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Re: http://www.dinosaurextinction.com



George,
    Thanks. One slight correction. I think I said that 2/3 of NJ is Cenozoic.
Its
closer to 45-50%. That is the problem with typing from memory without
referring
to books. The Gallagher book is a good source of general information. The map
on
page 73 shows the Cretaceous deposits and will give you an idea of the
shoreline at the K-T boundary.

    I am glad you're trying to write the whole scene with a novelist's eye
for detail.
I like the bugs for a sense of reality. If one travels in shoreline areas,
especially
regions like the north, where the growing season is short, one  becomes
acutely
aware of bugs. Note that the bugs imply a whole bug-related ecology - small
animals eating bugs, bugs feeding from large and small animals, and even
"cleaners" - symbionts like tick birds in Africa that earn their living by
taking
bugs off big animals. I like the images of Deinonychus flicking its feathers
to ward off biting midges and sitting very still so that Enanthiornes can get
those
ticks in that space behind its head and around its backside that it can't
reach.
(But I can't be certain that tickes existed in the Cretaceous. I'll need to
look it up.)
Dinosaurs also may have migrated from shore to upland when the seasons
changed and had their babies in the uplands.

   Note that the shore had mud as well as sand and gravel. The size of
the stone in river deposits is related to the speed of the river. Gravel
means that the river was fast when the stone was dropped. Sand
means it was slower. Mud means very slow. River velocity
changes with river width. Clay is often deposited in an estuary where the
water becomes salty, since the ions in the water cause the clay to come
out of suspension. (The hydrologists will tear me up for this
simplification.)
River velocities and river sizes change locally and with seasons. Because
of the large amount of NJ that was deposited during and after the Cretaceous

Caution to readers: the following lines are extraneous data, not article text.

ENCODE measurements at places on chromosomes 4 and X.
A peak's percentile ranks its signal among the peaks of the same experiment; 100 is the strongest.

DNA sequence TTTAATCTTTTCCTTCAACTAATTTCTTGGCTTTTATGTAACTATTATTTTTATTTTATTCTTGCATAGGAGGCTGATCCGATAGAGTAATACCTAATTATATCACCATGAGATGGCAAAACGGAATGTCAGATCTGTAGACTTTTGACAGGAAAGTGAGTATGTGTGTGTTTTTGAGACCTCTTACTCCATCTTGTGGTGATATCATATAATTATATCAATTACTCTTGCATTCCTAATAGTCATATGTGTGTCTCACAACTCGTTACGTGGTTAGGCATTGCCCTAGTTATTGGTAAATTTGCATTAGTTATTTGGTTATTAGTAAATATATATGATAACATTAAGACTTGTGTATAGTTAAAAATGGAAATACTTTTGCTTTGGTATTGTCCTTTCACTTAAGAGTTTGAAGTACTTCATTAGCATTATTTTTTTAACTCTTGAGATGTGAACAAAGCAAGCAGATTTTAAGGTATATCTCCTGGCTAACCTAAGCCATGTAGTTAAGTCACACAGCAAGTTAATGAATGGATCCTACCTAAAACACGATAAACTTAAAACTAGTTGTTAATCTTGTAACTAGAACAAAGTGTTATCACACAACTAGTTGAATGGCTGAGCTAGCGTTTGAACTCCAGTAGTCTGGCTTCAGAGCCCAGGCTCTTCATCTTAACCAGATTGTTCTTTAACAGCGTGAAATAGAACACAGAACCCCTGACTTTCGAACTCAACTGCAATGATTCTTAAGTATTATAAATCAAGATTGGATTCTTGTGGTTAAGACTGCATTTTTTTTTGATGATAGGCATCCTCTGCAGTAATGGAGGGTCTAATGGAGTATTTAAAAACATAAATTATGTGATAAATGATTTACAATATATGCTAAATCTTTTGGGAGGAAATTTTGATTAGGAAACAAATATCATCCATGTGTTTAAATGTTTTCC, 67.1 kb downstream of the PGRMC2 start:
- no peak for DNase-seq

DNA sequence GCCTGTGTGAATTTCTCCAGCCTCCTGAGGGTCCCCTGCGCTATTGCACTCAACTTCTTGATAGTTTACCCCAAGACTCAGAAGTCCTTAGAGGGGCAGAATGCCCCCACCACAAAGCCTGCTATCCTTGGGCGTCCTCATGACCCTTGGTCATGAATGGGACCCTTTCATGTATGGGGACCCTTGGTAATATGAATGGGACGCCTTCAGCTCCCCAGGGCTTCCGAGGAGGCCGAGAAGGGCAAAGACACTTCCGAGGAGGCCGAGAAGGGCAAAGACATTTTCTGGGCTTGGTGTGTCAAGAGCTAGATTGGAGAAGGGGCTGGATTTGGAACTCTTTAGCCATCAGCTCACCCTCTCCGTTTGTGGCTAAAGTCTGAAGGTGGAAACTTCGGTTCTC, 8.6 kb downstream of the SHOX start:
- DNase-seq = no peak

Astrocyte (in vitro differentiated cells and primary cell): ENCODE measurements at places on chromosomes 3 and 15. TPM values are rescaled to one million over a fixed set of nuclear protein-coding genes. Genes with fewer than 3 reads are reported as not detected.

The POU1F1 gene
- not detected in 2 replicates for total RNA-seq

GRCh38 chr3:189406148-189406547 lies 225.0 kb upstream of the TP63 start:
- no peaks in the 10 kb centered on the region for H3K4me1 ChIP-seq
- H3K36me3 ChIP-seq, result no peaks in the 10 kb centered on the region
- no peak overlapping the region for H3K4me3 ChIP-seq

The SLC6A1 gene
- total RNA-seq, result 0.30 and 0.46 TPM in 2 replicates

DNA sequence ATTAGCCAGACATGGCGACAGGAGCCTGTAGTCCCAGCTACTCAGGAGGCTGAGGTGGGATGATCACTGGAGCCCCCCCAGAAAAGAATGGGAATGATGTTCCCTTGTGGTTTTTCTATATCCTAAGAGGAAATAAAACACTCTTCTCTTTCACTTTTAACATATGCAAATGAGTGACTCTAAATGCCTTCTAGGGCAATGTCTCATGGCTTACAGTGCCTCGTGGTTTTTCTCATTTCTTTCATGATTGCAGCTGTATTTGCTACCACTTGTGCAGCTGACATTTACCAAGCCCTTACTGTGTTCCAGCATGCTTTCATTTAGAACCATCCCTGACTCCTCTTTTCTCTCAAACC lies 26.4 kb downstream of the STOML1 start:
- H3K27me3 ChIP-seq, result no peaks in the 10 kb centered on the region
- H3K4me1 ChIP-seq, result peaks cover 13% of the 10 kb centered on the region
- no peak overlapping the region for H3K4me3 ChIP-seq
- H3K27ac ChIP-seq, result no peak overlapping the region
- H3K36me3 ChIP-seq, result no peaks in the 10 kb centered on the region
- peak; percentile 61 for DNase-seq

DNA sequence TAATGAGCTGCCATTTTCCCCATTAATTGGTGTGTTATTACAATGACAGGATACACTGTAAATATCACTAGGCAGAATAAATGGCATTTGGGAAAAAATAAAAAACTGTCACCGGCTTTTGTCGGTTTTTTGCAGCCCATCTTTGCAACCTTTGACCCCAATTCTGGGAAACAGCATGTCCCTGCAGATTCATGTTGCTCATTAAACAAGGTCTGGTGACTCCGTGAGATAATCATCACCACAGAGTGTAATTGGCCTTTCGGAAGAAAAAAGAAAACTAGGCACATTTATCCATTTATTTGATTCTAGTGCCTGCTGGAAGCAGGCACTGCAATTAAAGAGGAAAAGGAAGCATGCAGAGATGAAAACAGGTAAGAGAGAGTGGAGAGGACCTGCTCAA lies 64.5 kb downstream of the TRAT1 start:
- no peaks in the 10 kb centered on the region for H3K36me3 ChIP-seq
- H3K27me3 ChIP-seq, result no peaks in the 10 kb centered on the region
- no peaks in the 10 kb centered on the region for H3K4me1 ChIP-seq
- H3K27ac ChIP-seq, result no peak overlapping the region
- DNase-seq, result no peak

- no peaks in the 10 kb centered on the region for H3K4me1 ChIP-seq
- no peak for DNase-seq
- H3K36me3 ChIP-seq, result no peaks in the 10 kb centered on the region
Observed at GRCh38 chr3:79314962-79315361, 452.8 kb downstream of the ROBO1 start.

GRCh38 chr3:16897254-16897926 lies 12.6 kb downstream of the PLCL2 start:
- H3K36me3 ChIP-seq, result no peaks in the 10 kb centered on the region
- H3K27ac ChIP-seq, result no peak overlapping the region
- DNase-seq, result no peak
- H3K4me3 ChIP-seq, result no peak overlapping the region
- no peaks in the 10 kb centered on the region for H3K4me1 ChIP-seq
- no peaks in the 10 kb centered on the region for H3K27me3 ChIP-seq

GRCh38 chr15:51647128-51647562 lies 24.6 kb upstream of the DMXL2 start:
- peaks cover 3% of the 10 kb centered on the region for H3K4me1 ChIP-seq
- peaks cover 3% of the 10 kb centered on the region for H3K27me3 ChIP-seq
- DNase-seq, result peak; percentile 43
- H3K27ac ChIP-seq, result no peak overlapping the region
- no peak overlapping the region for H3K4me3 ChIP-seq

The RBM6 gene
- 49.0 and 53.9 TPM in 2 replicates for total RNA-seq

I think the Delaware was bigger then than now, but specialists will be
able to say more.

    So much of the Cretaceous world was seashore that to get smell and feel
right,
it might be good to take a trip down a wild river that actually has its
wetlands
intact, going through swamp to the beach. I don't know where that is still
possible.
Perhaps Georgia? or in the Everglades?

    I should note that the lignite beds of Alberta are full of amber, so it
is likely
that they will find lots of insects there too, once someone gets around to
it.
Right now they use the amber at dinosaur sites for palynological studies, but

I don't think they work the lignite deliberately for bugs.
If I were a professional paleontologist I would run right up to Drumheller
and
work the amber deposits.

    One note of caution: oxygen content may have been higher, since there was

a lot of carbon deposited as coal, but the work on bubbles in amber that
seemed
to show a very large oxygen content is now suspect. Over the very long time
involved, amber is not impermeable to gas exchange and has lots of
microcracks.

Best of luck,
Gus Derkits

George Leonard wrote:

> > For instance, I know that the Oxygen content in the air
> is considerably higher than now. How do I stage that? (The birds take off
> more easily?)
>
>
> Best to all the maiasaurs on their special day,
> George